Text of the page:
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Guardiola previously said he will continue to wear the ribbon regardless of the FA — “They can suspend me for doing that but the other people are in jail” —  and the report says he’s been wearing it under his coat but did not in Sunday’s 1-0 win over Chelsea.

As for the change of heart, Sky Sports says Man City’s “position is that by accepting the charge, Guardiola is not apologising for wearing the ribbon, but instead observing the rules of the FA.”

Like UEFA’s problem with the poppy for Remembrance Day, this one just seems so odd.

Barcelona’s Valverde says players not distracted by crisis

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PIRAEUS, Greece (AP) Barcelona coach Ernesto Valverde insists his players have not been distracted by the events taking place in Catalonia.

Speaking ahead of the team’s Champions League match against Olympiakos, Valverde says, “We can see what’s happening but we are concentrated on our own task. That’s to win matches and make the fans happy.”

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Lawmakers in Catalonia’s parliament declared independence from Spain last week following a disputed referendum that triggered a constitutional crisis. Some Barcelona fans have been vocal in their support for independence during matches.

Barcelona is playing the Greek champion at Karaiskakis Stadium on Tuesday. Valverde received an emotional welcome from fans of his former team. He says it will be a “special game” for him.

Madrid keeps focus on soccer as it heads to Catalonia

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MADRID (AP) Real Madrid is trying to keep the focus on soccer as it travels to Catalonia to play a Spanish league match this weekend.

Madrid faces Catalan club Girona on Sunday amid heightened tensions in the northeastern region, which is seeking independence from Spain.

The political crisis could reach its climax this weekend as the Spanish government is planning to take control of the autonomous region, while Catalan officials are threatening to unilaterally declare independence.

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It will be Madrid’s first trip to Catalonia since the crisis escalated.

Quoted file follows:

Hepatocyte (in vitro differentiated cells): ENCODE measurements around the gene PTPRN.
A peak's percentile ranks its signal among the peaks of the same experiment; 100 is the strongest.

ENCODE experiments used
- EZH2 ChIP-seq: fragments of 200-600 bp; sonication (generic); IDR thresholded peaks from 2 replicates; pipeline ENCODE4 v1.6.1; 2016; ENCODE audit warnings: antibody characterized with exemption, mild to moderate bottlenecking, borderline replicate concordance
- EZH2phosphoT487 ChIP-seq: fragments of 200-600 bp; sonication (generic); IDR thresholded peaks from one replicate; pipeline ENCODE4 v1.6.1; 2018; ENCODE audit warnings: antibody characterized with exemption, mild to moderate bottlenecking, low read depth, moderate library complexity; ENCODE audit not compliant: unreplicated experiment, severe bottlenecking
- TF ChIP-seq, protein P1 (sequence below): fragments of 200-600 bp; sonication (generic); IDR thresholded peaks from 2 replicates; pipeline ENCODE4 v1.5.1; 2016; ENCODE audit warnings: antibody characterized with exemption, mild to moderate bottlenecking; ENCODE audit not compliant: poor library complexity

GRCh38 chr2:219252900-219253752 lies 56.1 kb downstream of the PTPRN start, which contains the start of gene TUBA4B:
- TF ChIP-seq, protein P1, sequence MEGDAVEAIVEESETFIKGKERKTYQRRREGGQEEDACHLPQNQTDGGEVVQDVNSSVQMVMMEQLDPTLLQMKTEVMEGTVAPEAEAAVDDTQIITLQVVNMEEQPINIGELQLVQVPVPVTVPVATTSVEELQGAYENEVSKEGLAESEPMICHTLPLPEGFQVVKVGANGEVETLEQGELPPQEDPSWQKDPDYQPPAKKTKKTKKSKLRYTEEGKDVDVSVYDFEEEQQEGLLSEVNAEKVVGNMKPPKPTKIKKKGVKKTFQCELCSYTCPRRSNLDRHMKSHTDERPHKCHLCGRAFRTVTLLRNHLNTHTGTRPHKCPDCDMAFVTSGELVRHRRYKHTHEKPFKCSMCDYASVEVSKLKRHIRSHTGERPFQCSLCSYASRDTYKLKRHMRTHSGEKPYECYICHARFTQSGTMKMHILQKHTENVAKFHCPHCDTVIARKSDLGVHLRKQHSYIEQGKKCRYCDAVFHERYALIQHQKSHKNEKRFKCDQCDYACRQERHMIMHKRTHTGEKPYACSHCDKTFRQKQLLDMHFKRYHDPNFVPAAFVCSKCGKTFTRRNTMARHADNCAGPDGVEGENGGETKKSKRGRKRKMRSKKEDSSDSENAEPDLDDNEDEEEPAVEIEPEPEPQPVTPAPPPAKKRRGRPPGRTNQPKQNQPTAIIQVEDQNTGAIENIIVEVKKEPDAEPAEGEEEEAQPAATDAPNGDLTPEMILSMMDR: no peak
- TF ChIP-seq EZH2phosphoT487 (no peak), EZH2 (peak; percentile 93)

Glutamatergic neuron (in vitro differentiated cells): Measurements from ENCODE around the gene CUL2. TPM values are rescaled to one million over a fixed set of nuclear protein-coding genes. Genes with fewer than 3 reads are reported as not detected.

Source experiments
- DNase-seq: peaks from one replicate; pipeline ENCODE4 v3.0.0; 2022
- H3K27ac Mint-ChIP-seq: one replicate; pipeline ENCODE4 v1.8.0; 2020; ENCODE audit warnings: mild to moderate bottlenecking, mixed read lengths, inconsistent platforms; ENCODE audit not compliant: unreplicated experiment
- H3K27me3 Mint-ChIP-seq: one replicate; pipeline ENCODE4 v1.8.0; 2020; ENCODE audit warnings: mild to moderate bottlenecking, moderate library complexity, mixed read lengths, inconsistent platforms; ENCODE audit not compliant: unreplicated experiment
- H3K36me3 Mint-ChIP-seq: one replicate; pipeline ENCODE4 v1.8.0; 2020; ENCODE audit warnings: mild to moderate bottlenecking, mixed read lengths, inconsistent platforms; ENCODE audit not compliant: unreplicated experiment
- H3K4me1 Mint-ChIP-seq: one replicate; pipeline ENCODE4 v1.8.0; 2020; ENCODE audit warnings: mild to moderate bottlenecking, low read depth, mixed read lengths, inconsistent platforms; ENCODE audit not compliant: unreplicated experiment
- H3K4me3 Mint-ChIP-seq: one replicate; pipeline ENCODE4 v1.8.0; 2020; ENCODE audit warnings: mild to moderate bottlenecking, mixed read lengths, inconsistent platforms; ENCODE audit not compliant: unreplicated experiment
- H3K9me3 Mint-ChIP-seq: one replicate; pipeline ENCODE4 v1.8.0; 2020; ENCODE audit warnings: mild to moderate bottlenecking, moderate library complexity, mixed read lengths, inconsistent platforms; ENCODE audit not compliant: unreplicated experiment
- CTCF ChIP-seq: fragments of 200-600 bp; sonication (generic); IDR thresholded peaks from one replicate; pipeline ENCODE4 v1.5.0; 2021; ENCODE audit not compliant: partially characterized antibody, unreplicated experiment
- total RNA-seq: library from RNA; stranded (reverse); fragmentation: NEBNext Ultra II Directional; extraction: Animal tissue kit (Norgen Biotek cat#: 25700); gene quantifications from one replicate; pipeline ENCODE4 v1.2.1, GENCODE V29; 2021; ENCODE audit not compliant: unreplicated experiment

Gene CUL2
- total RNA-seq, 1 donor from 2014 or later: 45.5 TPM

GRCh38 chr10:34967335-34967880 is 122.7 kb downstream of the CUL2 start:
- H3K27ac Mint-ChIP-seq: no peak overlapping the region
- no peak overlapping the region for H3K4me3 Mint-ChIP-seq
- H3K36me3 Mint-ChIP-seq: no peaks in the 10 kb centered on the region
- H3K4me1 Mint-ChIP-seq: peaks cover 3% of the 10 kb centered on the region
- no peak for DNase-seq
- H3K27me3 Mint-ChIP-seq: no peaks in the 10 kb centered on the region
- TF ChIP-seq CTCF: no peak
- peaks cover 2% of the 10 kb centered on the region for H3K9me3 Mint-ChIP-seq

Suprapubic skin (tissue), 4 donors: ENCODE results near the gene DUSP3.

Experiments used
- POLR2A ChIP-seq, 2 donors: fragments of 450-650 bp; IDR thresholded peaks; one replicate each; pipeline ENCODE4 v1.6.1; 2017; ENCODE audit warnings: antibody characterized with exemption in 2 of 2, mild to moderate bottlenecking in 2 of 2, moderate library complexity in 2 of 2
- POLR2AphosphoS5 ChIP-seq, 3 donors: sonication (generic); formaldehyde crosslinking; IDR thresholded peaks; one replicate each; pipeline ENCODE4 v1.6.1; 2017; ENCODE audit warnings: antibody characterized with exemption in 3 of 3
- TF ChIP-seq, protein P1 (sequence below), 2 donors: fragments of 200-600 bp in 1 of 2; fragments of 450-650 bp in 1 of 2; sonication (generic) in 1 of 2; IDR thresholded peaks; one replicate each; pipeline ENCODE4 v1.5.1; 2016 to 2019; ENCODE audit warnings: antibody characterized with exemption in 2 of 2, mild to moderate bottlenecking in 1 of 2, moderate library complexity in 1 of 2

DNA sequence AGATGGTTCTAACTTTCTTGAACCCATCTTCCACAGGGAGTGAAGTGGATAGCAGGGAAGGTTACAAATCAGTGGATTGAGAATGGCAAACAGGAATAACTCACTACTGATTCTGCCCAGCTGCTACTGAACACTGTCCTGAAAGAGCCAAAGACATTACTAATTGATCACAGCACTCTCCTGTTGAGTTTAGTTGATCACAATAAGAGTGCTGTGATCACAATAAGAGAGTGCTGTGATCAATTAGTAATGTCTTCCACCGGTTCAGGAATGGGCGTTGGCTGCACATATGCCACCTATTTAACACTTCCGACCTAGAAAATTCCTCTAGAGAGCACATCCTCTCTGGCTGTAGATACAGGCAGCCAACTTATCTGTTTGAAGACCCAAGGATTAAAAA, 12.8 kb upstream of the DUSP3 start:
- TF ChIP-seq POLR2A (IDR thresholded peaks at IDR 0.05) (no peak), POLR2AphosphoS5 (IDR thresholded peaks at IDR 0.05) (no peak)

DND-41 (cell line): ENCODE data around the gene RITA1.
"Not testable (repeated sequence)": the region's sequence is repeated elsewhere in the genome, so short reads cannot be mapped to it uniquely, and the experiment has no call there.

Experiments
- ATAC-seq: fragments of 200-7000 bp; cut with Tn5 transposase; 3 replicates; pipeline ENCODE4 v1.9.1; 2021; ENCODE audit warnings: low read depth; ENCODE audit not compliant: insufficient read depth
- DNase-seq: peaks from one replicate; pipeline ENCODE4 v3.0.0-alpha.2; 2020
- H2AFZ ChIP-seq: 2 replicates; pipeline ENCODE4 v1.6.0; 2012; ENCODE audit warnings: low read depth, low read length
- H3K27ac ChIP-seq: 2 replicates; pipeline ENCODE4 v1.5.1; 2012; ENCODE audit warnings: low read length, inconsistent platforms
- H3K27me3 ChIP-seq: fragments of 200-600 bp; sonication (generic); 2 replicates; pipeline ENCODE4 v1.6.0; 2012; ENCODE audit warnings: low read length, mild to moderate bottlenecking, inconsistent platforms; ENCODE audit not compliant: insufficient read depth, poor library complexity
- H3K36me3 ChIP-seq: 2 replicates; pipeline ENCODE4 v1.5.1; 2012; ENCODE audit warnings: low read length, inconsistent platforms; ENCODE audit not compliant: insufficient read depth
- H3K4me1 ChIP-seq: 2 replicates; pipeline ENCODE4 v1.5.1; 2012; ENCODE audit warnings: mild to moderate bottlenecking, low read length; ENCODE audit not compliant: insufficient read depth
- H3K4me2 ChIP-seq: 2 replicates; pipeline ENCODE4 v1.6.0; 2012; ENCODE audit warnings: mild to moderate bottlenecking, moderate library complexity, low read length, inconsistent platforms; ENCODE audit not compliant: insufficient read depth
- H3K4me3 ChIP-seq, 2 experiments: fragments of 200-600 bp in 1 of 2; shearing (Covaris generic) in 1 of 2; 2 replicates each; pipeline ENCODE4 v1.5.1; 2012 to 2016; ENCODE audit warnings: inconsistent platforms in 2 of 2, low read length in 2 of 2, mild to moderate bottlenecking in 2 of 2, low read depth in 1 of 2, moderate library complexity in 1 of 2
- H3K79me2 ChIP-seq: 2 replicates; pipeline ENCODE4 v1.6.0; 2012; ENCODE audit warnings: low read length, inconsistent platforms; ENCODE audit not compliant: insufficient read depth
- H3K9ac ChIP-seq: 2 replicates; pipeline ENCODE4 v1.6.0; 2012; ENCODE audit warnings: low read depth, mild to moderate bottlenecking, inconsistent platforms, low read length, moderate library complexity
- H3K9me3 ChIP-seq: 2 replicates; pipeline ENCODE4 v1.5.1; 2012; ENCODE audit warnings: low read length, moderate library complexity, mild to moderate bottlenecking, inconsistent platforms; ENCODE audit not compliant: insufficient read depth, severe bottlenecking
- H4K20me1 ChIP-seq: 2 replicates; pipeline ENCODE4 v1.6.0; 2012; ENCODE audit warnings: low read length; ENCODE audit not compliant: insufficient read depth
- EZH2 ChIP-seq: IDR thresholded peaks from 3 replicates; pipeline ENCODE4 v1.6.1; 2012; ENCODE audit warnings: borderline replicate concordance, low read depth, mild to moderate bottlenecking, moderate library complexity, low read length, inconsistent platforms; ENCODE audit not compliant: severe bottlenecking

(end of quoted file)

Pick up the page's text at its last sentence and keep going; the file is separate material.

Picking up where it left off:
Madrid, seen as the club of the Spanish establishment, has reportedly taken precautions ahead of its trip, including not using its official team bus, but it has tried hard to distance itself from the political turmoil.

“We’ll play our game without thinking about anything else,” Madrid coach Zinedine Zidane said. “I’m not going to ask the fans for anything. We’re thinking about the game. We hope it’s a good match and nothing more than that.”

He said players are not concerned about their safety during the trip to Girona, a city filled with pro-independence sentiment just north of Barcelona.

“We’re not worried about Catalonia because security will be as it always is,” Zidane said.

Reports in Spain said there was a possibility that the game could be called off because of the situation in Catalonia, but the club was not yet making and drastic changes to its travel plans.

“It’s a soccer match and we are convinced that nothing is going to happen,” Girona president Delfi Geli told local radio stadium COPE. “Real Madrid will be welcomed and respected. It’s a historic match for us. It’s the first time that Real Madrid will be playing in our stadium in the league.”

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A referendum organized by Catalan officials on Oct. 1 turned violent as Spanish authorities tried to halt it because the central government called it unconstitutional.

There have been large public demonstrations since then, but most were peaceful.

Madrid faced Catalan club Espanyol in Madrid on the day of the referendum, when the Santiago Bernabeu Stadium was packed with fans carrying Spanish flags and showing their support of a unified country.

Madrid rival Barcelona has been deeply involved in the Catalonia issue. It has publicly defended the region’s right to choose, but it did not openly advocate independence. A unilateral declaration of independence would create problems for the club because it wants to keep playing in the Spanish league.

Barcelona played its league match against Las Palmas without fans at the Camp Nou to protest against the Spanish government’s actions during the referendum. Pro-independence flags and chants have always been present at Camp Nou, and they have intensified in recent weeks.

There were no problems when Barcelona traveled to the Spanish capital to face Atletico Madrid a few weeks ago, although the Wanda Metropolitano Stadium was also filled with Spanish flags.

Barcelona leads the Spanish league with 25 points from nine matches, four points more than second-place Valencia. Defending champion Madrid is five points off the lead, and Atletico Madrid is further point behind. Girona, playing in the first division for the first time, is in 15th place with nine points.

Barcelona plays at Athletic Bilbao on Saturday.